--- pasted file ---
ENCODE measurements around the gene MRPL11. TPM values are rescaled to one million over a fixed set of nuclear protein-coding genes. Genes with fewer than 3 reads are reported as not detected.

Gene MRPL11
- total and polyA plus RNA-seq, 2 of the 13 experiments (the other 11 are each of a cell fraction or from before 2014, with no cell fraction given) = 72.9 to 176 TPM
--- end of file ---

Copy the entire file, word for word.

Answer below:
ENCODE measurements around the gene MRPL11. TPM values are rescaled to one million over a fixed set of nuclear protein-coding genes. Genes with fewer than 3 reads are reported as not detected.

Gene MRPL11
- total and polyA plus RNA-seq, 2 of the 13 experiments (the other 11 are each of a cell fraction or from before 2014, with no cell fraction given) = 72.9 to 176 TPM